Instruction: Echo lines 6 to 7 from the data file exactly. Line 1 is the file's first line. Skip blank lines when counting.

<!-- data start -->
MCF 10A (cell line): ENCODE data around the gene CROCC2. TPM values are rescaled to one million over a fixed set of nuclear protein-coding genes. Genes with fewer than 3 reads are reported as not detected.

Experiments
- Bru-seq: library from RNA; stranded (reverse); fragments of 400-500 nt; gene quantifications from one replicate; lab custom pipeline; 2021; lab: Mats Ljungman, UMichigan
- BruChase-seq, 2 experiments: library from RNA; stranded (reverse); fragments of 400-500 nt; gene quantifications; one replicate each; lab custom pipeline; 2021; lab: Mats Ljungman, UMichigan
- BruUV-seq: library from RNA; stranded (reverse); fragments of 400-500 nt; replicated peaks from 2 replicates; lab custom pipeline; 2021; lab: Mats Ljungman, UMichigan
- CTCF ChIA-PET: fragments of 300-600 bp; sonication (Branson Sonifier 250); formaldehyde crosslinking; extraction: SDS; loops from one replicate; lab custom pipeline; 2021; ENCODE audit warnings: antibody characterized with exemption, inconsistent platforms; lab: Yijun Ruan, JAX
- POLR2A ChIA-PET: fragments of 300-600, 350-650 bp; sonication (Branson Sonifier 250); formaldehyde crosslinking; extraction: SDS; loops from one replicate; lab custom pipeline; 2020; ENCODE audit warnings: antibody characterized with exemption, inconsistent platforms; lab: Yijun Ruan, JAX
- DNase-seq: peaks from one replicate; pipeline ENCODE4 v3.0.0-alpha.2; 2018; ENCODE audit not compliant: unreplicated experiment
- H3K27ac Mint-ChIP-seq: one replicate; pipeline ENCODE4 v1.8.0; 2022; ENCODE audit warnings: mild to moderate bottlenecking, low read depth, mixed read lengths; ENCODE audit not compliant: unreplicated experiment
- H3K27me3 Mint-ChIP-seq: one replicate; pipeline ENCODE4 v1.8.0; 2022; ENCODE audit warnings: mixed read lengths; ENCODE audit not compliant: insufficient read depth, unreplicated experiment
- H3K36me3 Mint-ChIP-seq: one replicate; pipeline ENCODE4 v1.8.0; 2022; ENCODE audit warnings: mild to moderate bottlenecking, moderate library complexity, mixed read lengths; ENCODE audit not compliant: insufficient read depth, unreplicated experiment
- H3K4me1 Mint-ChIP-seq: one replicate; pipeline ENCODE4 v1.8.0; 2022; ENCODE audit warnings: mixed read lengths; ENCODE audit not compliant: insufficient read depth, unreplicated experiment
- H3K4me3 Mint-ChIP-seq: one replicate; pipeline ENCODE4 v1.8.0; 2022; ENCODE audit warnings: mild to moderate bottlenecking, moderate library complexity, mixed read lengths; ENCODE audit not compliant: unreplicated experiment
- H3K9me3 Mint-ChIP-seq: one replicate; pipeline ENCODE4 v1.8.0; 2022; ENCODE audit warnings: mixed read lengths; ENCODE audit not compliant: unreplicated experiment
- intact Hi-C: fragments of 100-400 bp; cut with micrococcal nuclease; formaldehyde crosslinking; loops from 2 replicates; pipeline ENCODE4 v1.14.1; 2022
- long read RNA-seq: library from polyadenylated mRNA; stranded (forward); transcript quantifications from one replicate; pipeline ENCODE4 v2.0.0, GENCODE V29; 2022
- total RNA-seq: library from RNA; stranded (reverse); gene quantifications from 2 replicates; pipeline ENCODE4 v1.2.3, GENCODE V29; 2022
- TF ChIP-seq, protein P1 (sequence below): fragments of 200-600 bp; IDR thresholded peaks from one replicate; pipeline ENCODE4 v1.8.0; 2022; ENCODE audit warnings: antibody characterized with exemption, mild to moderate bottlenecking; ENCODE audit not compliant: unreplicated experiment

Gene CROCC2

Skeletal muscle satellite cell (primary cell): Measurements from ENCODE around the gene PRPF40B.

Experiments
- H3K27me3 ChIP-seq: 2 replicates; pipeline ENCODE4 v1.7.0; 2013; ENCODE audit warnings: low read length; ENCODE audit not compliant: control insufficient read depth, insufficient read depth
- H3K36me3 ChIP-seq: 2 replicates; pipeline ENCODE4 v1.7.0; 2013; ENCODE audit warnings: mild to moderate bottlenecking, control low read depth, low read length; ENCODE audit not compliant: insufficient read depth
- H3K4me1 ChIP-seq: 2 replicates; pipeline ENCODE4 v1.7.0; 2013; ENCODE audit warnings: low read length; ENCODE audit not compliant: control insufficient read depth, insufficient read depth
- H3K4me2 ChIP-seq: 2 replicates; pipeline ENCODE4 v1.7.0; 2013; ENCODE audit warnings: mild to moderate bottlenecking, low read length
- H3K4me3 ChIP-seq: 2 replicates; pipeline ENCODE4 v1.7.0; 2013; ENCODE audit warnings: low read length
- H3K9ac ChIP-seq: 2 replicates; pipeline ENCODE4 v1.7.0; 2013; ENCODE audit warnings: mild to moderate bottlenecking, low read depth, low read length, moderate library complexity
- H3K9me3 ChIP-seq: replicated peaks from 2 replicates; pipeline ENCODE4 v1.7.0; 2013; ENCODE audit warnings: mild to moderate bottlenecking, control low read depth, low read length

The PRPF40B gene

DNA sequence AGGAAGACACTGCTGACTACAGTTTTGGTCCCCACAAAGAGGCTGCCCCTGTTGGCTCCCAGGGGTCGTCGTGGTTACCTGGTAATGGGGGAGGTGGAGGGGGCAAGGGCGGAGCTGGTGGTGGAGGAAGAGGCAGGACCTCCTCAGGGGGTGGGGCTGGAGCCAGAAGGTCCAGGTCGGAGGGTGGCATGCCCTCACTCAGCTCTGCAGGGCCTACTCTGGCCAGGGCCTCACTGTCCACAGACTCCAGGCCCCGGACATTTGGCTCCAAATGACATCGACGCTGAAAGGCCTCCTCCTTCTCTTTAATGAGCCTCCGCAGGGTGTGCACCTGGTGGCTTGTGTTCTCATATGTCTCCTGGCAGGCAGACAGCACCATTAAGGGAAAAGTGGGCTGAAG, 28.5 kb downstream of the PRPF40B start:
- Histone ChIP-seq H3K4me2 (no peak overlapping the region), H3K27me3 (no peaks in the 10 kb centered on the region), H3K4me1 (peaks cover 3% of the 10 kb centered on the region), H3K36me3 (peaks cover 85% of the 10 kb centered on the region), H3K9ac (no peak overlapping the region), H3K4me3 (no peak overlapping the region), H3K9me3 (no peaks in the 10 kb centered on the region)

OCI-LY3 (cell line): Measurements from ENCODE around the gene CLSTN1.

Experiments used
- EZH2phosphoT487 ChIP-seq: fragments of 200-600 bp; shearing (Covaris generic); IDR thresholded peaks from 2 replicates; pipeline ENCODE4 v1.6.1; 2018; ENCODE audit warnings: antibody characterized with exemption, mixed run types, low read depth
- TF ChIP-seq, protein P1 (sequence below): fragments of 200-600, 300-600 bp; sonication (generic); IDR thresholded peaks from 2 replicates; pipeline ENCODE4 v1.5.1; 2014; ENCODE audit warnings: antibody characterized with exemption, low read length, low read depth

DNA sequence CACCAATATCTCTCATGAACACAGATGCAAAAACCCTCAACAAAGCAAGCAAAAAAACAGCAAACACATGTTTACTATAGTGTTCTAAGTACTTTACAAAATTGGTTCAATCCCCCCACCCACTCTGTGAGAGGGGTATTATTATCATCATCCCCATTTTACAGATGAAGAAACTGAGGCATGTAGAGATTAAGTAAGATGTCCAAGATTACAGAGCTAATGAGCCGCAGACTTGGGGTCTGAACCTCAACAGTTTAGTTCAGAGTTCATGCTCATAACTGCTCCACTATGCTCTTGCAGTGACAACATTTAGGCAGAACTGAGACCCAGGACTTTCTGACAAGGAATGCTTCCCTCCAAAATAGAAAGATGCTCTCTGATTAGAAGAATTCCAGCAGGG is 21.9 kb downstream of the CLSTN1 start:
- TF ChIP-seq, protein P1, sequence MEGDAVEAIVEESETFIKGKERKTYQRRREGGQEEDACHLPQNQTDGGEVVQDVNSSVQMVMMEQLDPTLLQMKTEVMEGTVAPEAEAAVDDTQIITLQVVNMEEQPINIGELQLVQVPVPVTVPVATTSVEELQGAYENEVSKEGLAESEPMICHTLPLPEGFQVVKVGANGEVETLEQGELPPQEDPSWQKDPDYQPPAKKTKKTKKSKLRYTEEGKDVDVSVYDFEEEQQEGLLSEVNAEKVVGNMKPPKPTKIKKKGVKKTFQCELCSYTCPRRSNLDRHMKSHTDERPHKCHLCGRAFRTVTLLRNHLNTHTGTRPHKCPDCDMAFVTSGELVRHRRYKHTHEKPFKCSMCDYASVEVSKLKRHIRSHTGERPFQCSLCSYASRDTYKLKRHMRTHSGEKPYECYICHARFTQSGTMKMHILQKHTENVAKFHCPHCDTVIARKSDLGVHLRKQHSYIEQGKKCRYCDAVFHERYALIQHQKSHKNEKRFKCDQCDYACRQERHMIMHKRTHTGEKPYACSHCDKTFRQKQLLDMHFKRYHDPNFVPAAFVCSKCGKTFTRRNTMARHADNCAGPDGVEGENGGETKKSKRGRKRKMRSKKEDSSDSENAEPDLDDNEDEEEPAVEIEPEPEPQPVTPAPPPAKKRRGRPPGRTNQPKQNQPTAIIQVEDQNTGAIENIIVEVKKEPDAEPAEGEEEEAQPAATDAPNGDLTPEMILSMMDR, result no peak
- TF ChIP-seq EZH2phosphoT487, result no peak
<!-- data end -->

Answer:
- CTCF ChIA-PET: fragments of 300-600 bp; sonication (Branson Sonifier 250); formaldehyde crosslinking; extraction: SDS; loops from one replicate; lab custom pipeline; 2021; ENCODE audit warnings: antibody characterized with exemption, inconsistent platforms; lab: Yijun Ruan, JAX
- POLR2A ChIA-PET: fragments of 300-600, 350-650 bp; sonication (Branson Sonifier 250); formaldehyde crosslinking; extraction: SDS; loops from one replicate; lab custom pipeline; 2020; ENCODE audit warnings: antibody characterized with exemption, inconsistent platforms; lab: Yijun Ruan, JAX